I’d like to thank the excellent writer of gritty YA realism Kate Hanney for nominating me for this blog tour. Here’s her link
Creative Process? Like Kate Hanney, I don’t think I have such a thing. I had one, but the wheel fell off, as the vulgar saying went in my grandmother’s day. Anyway, I’ll try and answer the questions, though I’d rather hand over to my characters Emile Dubois, or George, or Reynaud Ravensdale, or Isabella, as they are more loquacious than I am.
Q: What are you working on now?
A: As in my previous post, I’ve just released my spoof romantic historical called ‘Ravensdale’ on the hackneyed theme of ‘Wild Young Heir to an Earldom is Accused, through the Machinations of a Conniving Cousin, of Murder, and Judged by His Reputation, Becomes an Outlaw and Highwayman while Seeking to Clear His Name.’
Now, I’m interested in about three projects. One is a sequel to ‘That Scoundrel Emile Dubois’ and ‘Ravensdale’, a paranormal featuring the two cousins together, and maybe a team of monster men directed by possibly Kenrick, who’ll need some clever manipulations of time to return…
I’m also interested in the whole issue of the complicated male villain protagonist, which is why I’m reading ‘Clarissa’ from cover to cover (I admit to only reading extracts before). However, no prizes for guessing in mine he’ll meet his match in his intended female target.
Then, always rumbling at the back of my mind is that dystopian theme I was exploring when I got distracted by ‘Aleks Sager’s Daemon’ of a future where women have lost all their rights.
Q: How is your work different from others in your genre?
A: Well, we all think we’re different – I’m just the same in thinking I’m different; my excuse for that is that I revel in the cliche. I think that as there are only so many plots – depends on your definition as to how many – I wrote about that recently on my blog – and they’ve all been visited before – and many, many times, too- I think it’s time we stopped striving for originality and went back to the good old plots.
Q: Why do you write what you do?
A: That’s what I often ask myself; I honestly don’t know; I just sort of have to. I don’t know where it comes from. I do (adopts a priggish, hectoring tone suddenly) have aspirations regarding combining the literary and genre writing.
Q: How does your writing process work?
A: Maybe it doesn’t?! What I do is get tea in bed from OH, who gets up first. While I’m waiting for that and then drinking it, I churn out about four hundred words in a notebook, which I later type up. That’ s it. When really tired I’ve been known to flake out face down on my notebook I hope that doesn’t show in the quality of the writing…Sometimes I get inspired at other times. Often I mull over plots and so on when doing practical tasks.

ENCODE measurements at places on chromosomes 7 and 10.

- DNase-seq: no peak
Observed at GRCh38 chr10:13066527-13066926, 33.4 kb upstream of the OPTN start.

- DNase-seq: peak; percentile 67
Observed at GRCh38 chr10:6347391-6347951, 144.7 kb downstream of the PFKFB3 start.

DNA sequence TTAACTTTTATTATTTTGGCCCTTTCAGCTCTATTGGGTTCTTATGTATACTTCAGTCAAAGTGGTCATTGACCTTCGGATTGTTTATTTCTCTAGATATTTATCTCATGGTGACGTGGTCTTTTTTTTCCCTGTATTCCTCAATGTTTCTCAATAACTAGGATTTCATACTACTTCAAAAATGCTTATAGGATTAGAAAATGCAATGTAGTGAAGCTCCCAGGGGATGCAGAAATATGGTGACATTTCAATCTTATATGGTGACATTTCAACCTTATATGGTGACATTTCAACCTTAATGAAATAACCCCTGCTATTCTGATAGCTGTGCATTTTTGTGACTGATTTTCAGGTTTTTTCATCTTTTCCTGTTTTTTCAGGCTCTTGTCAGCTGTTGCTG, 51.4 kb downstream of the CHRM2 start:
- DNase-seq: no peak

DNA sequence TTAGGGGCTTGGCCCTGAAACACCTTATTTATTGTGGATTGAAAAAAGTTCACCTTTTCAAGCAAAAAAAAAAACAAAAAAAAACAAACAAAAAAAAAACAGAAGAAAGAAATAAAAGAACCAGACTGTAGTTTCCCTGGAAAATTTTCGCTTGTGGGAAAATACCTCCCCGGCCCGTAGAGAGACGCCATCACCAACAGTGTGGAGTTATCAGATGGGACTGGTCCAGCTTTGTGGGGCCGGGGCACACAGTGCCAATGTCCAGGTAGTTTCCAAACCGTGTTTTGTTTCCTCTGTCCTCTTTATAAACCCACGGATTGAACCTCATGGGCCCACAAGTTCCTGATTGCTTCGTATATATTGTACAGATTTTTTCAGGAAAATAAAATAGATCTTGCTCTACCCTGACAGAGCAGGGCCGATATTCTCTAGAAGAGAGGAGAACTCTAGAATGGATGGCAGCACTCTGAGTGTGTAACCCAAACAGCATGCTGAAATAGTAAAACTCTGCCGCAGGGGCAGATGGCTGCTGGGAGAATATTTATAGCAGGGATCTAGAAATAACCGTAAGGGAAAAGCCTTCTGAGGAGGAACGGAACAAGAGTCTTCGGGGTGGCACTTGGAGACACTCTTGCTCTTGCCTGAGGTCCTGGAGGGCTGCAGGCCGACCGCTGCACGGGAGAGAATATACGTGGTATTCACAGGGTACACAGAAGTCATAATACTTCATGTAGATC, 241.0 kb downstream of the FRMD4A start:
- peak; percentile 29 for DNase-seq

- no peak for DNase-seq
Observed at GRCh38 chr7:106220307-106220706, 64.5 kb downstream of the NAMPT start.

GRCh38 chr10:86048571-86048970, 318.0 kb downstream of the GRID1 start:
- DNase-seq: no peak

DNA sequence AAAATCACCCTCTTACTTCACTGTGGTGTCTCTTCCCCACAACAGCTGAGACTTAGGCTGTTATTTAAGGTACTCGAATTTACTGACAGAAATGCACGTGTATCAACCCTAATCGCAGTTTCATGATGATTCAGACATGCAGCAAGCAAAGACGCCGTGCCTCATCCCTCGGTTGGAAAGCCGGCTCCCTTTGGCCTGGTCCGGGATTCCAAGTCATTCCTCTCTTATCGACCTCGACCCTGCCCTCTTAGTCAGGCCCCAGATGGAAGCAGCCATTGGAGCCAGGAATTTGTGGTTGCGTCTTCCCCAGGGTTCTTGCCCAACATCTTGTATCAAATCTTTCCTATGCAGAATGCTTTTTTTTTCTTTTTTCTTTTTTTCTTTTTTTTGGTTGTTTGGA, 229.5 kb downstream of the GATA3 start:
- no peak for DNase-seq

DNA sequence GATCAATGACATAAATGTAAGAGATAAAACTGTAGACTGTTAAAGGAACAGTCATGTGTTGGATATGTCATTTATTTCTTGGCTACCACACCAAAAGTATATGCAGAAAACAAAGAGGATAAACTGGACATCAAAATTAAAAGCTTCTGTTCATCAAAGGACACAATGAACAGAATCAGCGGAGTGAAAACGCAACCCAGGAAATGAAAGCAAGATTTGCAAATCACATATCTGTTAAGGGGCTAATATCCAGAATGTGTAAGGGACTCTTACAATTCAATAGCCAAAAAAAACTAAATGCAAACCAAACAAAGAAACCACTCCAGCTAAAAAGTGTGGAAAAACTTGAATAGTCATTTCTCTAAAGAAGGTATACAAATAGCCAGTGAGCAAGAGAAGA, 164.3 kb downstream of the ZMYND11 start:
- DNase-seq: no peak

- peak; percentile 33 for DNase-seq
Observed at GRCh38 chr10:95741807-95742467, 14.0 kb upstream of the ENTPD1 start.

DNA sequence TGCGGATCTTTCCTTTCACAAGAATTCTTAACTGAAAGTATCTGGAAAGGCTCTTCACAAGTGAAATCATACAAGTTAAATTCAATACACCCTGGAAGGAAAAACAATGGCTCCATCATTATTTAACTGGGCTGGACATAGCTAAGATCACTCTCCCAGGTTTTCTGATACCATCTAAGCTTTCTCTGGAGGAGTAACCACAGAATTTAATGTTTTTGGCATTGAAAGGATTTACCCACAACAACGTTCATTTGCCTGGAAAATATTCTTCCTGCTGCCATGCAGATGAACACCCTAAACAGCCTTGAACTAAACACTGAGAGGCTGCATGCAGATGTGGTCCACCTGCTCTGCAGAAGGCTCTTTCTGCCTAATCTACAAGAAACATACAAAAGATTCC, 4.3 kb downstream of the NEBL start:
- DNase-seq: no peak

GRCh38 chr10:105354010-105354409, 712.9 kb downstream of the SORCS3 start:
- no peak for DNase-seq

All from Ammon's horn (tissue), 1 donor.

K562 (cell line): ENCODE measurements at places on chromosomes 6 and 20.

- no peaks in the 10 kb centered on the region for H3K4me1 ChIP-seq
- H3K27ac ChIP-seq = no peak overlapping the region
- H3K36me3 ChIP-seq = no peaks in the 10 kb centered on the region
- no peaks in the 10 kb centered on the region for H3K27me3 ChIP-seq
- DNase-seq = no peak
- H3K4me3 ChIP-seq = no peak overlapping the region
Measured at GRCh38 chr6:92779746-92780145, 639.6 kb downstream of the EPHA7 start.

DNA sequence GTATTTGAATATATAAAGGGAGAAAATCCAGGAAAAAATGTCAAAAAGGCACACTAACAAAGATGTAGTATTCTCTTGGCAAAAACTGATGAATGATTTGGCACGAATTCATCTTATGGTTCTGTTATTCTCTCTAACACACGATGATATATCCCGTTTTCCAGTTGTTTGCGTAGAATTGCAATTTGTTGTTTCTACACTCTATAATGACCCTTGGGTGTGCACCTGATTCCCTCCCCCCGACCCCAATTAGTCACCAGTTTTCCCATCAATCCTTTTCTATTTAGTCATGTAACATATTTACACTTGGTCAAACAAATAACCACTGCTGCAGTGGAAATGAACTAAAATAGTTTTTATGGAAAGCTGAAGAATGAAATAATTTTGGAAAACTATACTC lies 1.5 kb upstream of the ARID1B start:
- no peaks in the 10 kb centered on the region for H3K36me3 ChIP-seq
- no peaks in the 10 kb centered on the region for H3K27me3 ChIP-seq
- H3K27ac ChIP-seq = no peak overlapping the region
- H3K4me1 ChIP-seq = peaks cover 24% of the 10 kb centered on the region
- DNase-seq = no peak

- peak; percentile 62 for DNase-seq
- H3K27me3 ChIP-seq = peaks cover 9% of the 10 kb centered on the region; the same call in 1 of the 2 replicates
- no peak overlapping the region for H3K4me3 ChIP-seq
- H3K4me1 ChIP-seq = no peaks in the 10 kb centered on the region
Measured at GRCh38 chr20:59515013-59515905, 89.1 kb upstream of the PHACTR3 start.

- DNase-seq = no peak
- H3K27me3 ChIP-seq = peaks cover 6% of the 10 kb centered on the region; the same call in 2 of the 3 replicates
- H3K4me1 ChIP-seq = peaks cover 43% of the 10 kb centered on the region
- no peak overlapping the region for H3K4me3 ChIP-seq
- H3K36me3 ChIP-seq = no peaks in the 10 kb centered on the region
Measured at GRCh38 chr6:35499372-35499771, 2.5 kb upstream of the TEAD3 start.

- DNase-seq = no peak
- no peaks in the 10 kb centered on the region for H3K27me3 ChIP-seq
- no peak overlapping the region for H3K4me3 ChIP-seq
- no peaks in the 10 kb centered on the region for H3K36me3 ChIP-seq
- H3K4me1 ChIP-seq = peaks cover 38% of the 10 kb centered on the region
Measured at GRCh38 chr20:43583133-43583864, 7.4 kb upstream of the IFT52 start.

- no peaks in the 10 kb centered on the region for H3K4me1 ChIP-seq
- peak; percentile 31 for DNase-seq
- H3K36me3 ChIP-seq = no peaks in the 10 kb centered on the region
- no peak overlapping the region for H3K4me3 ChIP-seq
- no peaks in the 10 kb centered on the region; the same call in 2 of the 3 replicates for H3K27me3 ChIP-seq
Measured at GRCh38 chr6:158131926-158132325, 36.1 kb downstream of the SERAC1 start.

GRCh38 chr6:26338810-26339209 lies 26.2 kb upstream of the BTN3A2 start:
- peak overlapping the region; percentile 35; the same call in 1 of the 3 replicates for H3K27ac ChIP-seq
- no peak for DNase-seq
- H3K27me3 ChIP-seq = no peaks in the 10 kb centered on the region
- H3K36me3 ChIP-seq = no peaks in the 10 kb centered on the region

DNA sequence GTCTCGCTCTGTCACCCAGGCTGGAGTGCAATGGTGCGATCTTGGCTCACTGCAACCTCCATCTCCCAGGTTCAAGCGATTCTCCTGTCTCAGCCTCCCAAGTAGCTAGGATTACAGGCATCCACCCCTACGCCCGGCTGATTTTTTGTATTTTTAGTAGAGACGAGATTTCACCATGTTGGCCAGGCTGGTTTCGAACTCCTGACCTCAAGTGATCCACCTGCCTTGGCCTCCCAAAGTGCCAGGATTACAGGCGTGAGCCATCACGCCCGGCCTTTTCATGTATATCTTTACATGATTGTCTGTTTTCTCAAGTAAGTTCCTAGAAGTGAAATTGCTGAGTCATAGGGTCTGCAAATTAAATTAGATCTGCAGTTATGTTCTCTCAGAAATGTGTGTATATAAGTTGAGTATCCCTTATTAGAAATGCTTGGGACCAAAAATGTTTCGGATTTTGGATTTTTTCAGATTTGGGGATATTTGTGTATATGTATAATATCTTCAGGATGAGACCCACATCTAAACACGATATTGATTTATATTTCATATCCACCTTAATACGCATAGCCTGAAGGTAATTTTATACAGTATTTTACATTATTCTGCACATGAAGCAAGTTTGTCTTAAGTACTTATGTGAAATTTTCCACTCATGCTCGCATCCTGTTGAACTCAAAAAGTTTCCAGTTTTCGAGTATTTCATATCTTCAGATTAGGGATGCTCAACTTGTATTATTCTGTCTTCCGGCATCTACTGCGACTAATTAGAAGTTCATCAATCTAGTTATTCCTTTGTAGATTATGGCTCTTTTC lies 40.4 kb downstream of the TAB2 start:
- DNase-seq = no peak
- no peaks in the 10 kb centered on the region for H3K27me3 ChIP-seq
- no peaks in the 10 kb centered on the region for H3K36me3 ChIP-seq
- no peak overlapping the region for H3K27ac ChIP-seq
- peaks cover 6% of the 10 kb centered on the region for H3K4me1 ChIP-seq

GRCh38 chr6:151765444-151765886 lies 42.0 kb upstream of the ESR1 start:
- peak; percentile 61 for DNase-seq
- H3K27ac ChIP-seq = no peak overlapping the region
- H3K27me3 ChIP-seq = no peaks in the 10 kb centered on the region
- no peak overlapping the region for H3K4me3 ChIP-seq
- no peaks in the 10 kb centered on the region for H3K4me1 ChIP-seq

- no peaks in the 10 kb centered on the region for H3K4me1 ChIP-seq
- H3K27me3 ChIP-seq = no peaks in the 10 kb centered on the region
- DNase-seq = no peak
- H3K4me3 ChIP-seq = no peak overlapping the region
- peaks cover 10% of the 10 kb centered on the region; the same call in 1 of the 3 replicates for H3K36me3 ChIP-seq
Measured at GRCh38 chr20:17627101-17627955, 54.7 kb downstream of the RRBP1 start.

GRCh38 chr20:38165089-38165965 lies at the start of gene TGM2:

I do get inspired by music – in my mind’s eye I saw the whole final scene in Kenrick’s laboratory in ‘That Scoudnrel Emile Dubois’ when listening to the slow movement of Bruch’s violin concerto number one, and I saw the comic sequence in ‘Ravensdale’ when listening to Bryn Terfyl singing ‘Wher’er You Walk’ , rather like watching a film.
Now I hand over to two very different but excellent writers,. The first is the lovely Lauryn April, writer of YA paranormal which I as an NSYA – Not So Young Adult – enjoy because of the strong writing and lively characters, besides the adventure and romance: –
Lauryn April has always been fascinated by the paranormal, picking up a healthy Stephen King habit by the age of thirteen. Her favorite TV show growing up was “Buffy the Vampire Slayer”, and she’s always preferred bands like The Rolling Stones, and The Doors over whatever it is they’re playing on the radio now (However she admits “I Love It” by Icona Pop always puts her in a good mood).
Lauryn has been writing since she was a teenager. In the early years of her career she filled notebooks full of stories sharing them with friends. In college she spent three semesters writing for her school newspaper. Then, when she was nineteen she published her first work, a poem in her school literary magazine. When she wasn’t writing, Lauryn was studying Psychology and Philosophy and will graduate from UW Oshkosh in May of 2014 with a BA in Psychology. She continues to learn and grow as a writer taking every creative writing course available to her, as well as reading everything in sight.
You’ll find Lauryn’s post on : –
Now there’s the immensely successful – lucky thing – writer Jenn Roseton, who is a talented writer specialising in contemporary sensual romance.
Jenn Roseton believes that romance and happy endings go together. When she’s not writing, she indulges in delicious gourmet chocolate.
Although she’s spent time in Wyoming, unfortunately she didn’t meet a sexy cowboy of her own. You can find out more about her books at